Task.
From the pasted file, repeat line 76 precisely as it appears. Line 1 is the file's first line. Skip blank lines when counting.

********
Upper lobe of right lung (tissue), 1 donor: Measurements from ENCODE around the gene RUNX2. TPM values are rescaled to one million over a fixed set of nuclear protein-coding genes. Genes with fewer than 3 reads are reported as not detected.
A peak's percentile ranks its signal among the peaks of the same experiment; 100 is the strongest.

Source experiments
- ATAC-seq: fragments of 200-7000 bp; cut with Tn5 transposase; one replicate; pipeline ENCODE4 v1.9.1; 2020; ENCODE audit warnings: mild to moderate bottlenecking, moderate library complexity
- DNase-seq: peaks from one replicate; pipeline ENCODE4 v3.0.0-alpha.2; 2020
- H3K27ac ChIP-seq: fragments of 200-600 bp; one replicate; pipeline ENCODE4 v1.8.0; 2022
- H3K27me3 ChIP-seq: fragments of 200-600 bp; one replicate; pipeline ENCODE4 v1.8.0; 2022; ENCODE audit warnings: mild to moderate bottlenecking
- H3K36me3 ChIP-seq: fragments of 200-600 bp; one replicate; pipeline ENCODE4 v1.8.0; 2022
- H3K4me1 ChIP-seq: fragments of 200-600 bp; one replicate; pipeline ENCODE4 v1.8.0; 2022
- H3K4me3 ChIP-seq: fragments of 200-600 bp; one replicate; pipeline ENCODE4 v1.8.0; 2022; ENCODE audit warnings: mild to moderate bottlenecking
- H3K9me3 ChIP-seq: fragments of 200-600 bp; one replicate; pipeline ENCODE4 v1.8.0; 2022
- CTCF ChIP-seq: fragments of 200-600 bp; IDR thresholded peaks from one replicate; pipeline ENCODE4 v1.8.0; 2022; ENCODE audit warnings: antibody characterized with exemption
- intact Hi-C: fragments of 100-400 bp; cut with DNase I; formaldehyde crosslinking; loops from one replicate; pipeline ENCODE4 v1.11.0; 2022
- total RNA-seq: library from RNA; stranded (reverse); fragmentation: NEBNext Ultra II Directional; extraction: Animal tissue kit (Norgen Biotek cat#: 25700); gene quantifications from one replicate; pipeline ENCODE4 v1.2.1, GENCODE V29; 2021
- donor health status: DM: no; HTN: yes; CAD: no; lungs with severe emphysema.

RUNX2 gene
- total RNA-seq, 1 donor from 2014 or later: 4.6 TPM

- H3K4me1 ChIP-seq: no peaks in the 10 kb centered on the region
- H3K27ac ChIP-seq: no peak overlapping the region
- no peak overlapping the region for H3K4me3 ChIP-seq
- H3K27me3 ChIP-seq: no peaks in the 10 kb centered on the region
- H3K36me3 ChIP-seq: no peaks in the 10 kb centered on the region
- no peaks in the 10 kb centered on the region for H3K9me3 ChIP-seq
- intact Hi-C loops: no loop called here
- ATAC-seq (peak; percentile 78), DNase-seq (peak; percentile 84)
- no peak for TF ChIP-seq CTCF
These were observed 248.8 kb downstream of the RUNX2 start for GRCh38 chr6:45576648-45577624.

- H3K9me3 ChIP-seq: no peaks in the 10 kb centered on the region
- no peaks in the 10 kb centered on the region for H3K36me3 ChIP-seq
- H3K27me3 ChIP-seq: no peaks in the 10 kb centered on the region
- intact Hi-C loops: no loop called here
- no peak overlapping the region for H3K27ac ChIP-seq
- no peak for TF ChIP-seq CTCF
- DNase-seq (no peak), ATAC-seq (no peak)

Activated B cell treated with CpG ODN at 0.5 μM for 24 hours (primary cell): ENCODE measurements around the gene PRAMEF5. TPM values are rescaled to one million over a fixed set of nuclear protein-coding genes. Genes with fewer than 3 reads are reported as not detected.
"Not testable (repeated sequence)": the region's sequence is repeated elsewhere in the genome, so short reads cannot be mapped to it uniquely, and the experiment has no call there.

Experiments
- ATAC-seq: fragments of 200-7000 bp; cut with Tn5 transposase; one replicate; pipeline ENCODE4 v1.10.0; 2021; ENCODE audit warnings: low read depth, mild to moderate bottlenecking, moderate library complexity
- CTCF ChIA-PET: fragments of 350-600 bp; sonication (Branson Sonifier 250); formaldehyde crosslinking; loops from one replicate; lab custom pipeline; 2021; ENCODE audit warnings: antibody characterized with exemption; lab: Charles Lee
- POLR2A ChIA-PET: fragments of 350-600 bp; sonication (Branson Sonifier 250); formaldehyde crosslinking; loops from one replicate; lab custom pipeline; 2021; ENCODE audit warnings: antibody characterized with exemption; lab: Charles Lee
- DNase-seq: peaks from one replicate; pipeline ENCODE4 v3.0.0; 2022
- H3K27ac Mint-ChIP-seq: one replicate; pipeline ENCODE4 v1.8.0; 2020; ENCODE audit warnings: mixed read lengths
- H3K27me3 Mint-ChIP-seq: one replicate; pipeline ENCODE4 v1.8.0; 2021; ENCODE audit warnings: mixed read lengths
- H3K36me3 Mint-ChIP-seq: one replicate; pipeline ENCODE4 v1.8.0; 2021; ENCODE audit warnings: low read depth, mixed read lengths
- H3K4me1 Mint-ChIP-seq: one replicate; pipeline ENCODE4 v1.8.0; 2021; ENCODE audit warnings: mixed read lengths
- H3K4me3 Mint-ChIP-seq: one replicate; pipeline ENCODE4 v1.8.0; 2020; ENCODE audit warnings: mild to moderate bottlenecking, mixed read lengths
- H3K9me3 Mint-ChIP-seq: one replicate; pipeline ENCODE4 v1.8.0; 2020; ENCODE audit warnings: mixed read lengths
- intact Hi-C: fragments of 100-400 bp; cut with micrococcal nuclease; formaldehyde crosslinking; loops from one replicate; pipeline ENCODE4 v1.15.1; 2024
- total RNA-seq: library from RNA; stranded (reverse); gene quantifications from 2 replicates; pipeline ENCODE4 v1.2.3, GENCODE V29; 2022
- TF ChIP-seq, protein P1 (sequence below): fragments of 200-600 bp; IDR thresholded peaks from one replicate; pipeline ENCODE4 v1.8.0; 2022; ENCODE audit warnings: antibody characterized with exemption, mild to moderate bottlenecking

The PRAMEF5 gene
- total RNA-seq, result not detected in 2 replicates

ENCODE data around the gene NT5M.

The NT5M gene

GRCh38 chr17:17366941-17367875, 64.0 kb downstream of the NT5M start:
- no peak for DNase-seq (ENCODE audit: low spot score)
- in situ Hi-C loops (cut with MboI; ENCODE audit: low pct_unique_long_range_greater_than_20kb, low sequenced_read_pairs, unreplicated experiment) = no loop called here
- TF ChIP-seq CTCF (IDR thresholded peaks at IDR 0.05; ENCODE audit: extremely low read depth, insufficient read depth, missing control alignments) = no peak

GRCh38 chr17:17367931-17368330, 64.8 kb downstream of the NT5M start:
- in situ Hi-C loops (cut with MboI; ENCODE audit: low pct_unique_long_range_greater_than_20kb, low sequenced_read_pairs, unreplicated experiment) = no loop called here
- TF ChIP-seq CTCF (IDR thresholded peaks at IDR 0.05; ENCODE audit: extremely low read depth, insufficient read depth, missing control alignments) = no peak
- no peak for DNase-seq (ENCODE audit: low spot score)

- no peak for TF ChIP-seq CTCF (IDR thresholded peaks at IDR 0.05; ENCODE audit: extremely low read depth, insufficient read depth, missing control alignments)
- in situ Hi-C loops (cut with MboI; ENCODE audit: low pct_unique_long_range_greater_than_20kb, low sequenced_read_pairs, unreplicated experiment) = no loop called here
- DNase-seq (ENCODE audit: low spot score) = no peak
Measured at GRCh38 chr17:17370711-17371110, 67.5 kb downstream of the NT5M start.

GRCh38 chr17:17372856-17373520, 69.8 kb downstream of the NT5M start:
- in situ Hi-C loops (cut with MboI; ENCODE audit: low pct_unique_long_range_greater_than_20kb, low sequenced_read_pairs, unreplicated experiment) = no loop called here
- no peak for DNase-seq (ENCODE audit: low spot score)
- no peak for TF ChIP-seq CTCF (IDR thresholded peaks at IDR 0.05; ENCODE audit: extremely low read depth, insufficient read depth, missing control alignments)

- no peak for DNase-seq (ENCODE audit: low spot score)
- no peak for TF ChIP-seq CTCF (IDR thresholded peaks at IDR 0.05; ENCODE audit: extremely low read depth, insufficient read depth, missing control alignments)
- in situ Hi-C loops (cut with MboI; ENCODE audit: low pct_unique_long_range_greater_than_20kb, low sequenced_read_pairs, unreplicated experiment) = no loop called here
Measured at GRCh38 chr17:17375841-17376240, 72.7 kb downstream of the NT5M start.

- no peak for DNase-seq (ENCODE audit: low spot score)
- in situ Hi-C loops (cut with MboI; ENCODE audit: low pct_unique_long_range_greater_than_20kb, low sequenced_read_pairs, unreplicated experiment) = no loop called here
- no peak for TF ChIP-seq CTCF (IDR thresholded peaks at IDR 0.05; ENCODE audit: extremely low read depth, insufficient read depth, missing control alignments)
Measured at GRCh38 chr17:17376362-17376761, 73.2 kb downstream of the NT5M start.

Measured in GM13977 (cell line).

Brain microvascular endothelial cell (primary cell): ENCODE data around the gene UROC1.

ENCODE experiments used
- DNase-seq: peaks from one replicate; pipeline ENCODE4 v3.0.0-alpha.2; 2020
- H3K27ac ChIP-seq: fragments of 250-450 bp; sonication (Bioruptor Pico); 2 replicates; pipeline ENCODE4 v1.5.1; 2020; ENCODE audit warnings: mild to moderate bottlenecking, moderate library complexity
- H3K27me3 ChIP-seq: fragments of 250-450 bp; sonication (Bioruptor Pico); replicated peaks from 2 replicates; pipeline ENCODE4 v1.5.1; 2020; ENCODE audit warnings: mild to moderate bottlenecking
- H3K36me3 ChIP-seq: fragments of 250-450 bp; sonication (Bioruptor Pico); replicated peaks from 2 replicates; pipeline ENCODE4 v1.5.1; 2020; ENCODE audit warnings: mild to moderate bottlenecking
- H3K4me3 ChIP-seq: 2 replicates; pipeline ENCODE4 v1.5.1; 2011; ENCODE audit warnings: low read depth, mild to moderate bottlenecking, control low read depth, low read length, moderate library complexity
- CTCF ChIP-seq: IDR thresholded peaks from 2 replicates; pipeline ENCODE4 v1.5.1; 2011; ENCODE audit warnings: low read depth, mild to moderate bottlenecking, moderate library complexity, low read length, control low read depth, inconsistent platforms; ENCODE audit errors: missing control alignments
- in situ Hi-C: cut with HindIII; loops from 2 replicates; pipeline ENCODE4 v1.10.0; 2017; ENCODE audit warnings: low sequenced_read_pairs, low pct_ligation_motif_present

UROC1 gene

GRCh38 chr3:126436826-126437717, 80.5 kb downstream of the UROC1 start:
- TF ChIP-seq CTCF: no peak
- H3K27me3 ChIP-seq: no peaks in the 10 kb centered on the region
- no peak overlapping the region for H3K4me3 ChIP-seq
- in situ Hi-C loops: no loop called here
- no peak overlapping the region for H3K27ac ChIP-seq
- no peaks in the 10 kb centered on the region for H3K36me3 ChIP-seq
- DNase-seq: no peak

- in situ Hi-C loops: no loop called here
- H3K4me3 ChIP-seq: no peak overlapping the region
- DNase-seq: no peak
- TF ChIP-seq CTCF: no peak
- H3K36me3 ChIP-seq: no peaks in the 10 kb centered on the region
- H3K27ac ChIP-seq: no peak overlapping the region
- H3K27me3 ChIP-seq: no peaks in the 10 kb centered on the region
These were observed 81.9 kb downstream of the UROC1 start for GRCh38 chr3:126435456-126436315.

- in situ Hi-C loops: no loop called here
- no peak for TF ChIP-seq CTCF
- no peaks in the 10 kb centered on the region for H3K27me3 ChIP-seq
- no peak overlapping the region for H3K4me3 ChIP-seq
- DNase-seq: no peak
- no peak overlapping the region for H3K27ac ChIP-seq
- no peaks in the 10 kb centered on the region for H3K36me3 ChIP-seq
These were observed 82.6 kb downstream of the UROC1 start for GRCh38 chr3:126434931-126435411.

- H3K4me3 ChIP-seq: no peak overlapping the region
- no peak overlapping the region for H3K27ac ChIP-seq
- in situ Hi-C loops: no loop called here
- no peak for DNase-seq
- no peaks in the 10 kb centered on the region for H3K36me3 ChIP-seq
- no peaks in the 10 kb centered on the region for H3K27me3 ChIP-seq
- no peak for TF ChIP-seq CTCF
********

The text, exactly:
- in situ Hi-C loops (cut with MboI; ENCODE audit: low pct_unique_long_range_greater_than_20kb, low sequenced_read_pairs, unreplicated experiment) = no loop called here